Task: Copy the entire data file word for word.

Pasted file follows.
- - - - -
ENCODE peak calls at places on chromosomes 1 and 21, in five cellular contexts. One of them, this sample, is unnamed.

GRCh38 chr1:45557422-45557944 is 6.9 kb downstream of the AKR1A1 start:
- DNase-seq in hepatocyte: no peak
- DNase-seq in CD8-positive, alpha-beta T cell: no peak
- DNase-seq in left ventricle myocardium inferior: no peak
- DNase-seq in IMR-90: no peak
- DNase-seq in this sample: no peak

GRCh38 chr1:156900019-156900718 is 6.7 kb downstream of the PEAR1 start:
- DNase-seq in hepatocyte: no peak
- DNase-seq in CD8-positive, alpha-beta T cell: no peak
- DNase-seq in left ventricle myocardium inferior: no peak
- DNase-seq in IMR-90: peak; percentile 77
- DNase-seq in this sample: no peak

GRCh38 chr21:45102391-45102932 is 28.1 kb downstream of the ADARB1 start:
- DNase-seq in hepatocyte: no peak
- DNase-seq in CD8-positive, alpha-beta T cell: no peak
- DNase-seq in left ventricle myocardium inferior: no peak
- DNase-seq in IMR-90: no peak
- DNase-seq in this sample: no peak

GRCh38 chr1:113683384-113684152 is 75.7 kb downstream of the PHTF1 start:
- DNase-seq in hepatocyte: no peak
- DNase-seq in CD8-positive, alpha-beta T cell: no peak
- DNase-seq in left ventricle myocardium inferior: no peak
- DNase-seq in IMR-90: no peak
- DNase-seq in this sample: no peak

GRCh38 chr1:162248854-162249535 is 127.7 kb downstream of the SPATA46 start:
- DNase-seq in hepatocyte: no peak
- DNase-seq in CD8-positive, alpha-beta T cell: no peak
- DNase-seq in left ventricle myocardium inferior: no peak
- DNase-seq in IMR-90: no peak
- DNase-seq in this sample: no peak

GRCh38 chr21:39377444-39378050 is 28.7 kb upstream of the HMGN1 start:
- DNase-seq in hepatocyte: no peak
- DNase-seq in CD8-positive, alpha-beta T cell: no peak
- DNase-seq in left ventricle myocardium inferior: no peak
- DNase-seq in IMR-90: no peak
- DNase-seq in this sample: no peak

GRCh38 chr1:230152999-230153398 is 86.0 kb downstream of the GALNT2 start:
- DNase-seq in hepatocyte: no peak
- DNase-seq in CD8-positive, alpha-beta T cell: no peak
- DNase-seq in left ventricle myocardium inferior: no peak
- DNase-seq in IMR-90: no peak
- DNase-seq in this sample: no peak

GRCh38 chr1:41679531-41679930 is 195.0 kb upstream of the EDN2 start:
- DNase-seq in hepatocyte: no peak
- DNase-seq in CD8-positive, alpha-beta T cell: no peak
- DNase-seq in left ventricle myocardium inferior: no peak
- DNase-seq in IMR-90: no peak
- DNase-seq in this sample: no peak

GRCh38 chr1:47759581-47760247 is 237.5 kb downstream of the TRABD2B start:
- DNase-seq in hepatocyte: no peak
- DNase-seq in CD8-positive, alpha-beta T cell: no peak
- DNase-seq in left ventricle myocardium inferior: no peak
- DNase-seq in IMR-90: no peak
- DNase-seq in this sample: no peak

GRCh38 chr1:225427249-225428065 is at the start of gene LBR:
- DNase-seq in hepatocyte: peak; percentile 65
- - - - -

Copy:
ENCODE peak calls at places on chromosomes 1 and 21, in five cellular contexts. One of them, this sample, is unnamed.

GRCh38 chr1:45557422-45557944 is 6.9 kb downstream of the AKR1A1 start:
- DNase-seq in hepatocyte: no peak
- DNase-seq in CD8-positive, alpha-beta T cell: no peak
- DNase-seq in left ventricle myocardium inferior: no peak
- DNase-seq in IMR-90: no peak
- DNase-seq in this sample: no peak

GRCh38 chr1:156900019-156900718 is 6.7 kb downstream of the PEAR1 start:
- DNase-seq in hepatocyte: no peak
- DNase-seq in CD8-positive, alpha-beta T cell: no peak
- DNase-seq in left ventricle myocardium inferior: no peak
- DNase-seq in IMR-90: peak; percentile 77
- DNase-seq in this sample: no peak

GRCh38 chr21:45102391-45102932 is 28.1 kb downstream of the ADARB1 start:
- DNase-seq in hepatocyte: no peak
- DNase-seq in CD8-positive, alpha-beta T cell: no peak
- DNase-seq in left ventricle myocardium inferior: no peak
- DNase-seq in IMR-90: no peak
- DNase-seq in this sample: no peak

GRCh38 chr1:113683384-113684152 is 75.7 kb downstream of the PHTF1 start:
- DNase-seq in hepatocyte: no peak
- DNase-seq in CD8-positive, alpha-beta T cell: no peak
- DNase-seq in left ventricle myocardium inferior: no peak
- DNase-seq in IMR-90: no peak
- DNase-seq in this sample: no peak

GRCh38 chr1:162248854-162249535 is 127.7 kb downstream of the SPATA46 start:
- DNase-seq in hepatocyte: no peak
- DNase-seq in CD8-positive, alpha-beta T cell: no peak
- DNase-seq in left ventricle myocardium inferior: no peak
- DNase-seq in IMR-90: no peak
- DNase-seq in this sample: no peak

GRCh38 chr21:39377444-39378050 is 28.7 kb upstream of the HMGN1 start:
- DNase-seq in hepatocyte: no peak
- DNase-seq in CD8-positive, alpha-beta T cell: no peak
- DNase-seq in left ventricle myocardium inferior: no peak
- DNase-seq in IMR-90: no peak
- DNase-seq in this sample: no peak

GRCh38 chr1:230152999-230153398 is 86.0 kb downstream of the GALNT2 start:
- DNase-seq in hepatocyte: no peak
- DNase-seq in CD8-positive, alpha-beta T cell: no peak
- DNase-seq in left ventricle myocardium inferior: no peak
- DNase-seq in IMR-90: no peak
- DNase-seq in this sample: no peak

GRCh38 chr1:41679531-41679930 is 195.0 kb upstream of the EDN2 start:
- DNase-seq in hepatocyte: no peak
- DNase-seq in CD8-positive, alpha-beta T cell: no peak
- DNase-seq in left ventricle myocardium inferior: no peak
- DNase-seq in IMR-90: no peak
- DNase-seq in this sample: no peak

GRCh38 chr1:47759581-47760247 is 237.5 kb downstream of the TRABD2B start:
- DNase-seq in hepatocyte: no peak
- DNase-seq in CD8-positive, alpha-beta T cell: no peak
- DNase-seq in left ventricle myocardium inferior: no peak
- DNase-seq in IMR-90: no peak
- DNase-seq in this sample: no peak

GRCh38 chr1:225427249-225428065 is at the start of gene LBR:
- DNase-seq in hepatocyte: peak; percentile 65